by James Hill
Originally published on the Chillicothe Gazette website on November 23, 2019.
Every year, my family makes a Thanksgiving Tree. It’s just a piece of brown paper cut into a tree shape and taped to the wall. Whenever someone visits, we ask them to write something they’re thankful for on a paper leaf and add it to the tree. By the end of the month we have a full display.
There are always the broad groupings like friends, family, health. But there are specific things, too: homages to pets or circumstances and situations. One friend always writes “Pickles.” Sometimes, it’s the little things that inspire gratitude.
This year I added a leaf that says: “The Caring Professions.” That can be everyone from teachers and nurses, fire fighters and police officers to doctors and social workers, community volunteers and crossing guards.
Almost no one works in a caring profession for the money. For some it might have started as “just a job,” but a caring career affects one in profound ways. Would they still do the job for no salary? I would argue that most do – to some extent – with those extra weekend hours no one is tracking, or that 11 p.m. phone call, or a quick email that doesn’t fit the 9-to-5 schedule.
Of course my favorite caring professionals are librarians. You’d be hard-pressed to find another group of folks who make a difference every day. One of the most important parts of my job as library director is to support their efforts through policies and procedure changes. How can we make our interactions across the front desk more positive? Which services can we offer to benefit the most people? Are we involved in the communities we serve? What can make the library more welcoming and safe?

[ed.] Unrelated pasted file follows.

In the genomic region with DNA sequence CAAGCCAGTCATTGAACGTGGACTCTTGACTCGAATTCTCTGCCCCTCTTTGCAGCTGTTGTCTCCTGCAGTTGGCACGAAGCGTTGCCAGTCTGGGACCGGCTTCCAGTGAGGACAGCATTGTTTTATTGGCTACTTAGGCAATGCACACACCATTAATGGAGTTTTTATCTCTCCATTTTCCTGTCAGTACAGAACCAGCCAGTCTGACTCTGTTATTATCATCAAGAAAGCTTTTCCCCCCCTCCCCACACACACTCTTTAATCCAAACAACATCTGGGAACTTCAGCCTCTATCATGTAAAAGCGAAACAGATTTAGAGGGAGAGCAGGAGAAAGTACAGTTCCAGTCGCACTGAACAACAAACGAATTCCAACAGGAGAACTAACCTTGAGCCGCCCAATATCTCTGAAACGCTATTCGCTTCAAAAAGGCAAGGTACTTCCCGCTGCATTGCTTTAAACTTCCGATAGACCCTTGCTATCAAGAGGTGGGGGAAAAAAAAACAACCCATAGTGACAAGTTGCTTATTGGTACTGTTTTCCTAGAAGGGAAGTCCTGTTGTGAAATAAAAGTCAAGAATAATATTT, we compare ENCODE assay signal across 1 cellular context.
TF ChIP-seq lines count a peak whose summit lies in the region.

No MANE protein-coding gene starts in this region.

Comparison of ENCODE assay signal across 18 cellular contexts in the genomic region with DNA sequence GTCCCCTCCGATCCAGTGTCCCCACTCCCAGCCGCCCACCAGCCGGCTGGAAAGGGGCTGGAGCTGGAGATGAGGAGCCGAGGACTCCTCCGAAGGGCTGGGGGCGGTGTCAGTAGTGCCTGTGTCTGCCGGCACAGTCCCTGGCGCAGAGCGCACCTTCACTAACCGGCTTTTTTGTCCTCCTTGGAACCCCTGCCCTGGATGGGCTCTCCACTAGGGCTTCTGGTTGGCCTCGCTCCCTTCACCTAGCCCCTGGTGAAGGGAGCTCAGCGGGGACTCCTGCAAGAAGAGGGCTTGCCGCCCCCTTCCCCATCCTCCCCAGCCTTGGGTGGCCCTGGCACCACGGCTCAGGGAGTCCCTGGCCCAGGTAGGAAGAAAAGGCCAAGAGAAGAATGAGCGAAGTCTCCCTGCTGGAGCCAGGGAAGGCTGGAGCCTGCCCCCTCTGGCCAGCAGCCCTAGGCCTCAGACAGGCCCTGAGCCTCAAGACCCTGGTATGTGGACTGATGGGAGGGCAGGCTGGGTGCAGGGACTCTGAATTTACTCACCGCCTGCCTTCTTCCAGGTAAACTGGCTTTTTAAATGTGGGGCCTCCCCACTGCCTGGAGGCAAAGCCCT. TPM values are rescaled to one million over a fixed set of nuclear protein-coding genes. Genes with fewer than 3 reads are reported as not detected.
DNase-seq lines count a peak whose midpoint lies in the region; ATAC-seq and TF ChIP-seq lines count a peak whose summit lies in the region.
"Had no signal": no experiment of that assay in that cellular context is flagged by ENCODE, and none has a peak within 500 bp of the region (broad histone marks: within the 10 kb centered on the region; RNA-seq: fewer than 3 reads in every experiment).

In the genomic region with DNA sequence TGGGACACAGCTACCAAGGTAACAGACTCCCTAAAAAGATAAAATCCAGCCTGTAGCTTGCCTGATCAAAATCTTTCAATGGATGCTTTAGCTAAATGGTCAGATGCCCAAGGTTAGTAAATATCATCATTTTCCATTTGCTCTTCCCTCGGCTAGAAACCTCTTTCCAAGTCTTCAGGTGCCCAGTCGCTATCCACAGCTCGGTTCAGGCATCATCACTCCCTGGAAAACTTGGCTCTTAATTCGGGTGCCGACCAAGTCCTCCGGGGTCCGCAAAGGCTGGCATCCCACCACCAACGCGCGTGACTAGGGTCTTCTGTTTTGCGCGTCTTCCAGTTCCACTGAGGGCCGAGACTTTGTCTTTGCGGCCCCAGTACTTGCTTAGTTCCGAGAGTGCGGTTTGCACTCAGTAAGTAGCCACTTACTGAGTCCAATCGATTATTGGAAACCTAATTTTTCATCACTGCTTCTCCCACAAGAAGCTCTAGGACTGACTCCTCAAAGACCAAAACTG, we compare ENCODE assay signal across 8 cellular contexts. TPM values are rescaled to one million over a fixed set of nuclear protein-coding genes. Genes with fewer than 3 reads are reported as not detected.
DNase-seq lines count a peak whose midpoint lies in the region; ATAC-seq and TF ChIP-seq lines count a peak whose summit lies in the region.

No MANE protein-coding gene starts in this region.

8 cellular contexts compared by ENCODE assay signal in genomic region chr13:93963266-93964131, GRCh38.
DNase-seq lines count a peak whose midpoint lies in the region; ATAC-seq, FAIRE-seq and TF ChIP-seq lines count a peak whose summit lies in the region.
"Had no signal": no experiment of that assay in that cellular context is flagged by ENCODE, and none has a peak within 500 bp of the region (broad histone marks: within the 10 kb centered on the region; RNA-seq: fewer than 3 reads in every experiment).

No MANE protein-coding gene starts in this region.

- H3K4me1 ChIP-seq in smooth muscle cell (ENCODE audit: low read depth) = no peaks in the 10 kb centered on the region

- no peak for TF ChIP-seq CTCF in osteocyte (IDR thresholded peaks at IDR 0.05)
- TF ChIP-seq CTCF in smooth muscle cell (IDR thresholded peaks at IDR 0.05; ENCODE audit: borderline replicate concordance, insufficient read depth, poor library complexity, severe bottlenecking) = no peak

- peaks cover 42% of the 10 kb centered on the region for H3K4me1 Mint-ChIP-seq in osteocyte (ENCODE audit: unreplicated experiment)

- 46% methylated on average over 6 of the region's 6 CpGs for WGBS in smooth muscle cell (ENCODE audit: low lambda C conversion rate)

Several things come to mind that we’ve changed over the past couple of years: going fine free, expanding our Outreach programming, improving and remodeling locations, increasing online resources, providing opportunities to staff for continuing education, and more.
One of the things I’m most proud of this year is our snack program. We recognized that the library is a gathering spot for a lot of kids and teens after school. However, a group of 12-year olds can cause a lot of noise and sometimes discord between them and the patrons who still expect the library to be a quiet spot. So, how could we engage and even reward them for making the great decision of spending time at the library?
We started the snack program (generously funded this year through grants from First Capital Rotary and the Burton Stevenson Fund) as a chance to have a positive interaction with the younger patrons. If they’re coming to the library directly after school, chances are they haven’t eaten since lunch. And if they’re staying until 8 p.m., we know they’re hungry, hence the occasional discord. So, we keep a basket at the front desk. Staff are encouraged to offer each kid or teen a free snack (a granola bar, crackers, whatever we have that week). Make it positive. Smile. The kids are genuinely grateful and library staff are creating positive relationships that help build trust amongst our next generation of users.
That is something to be thankful for.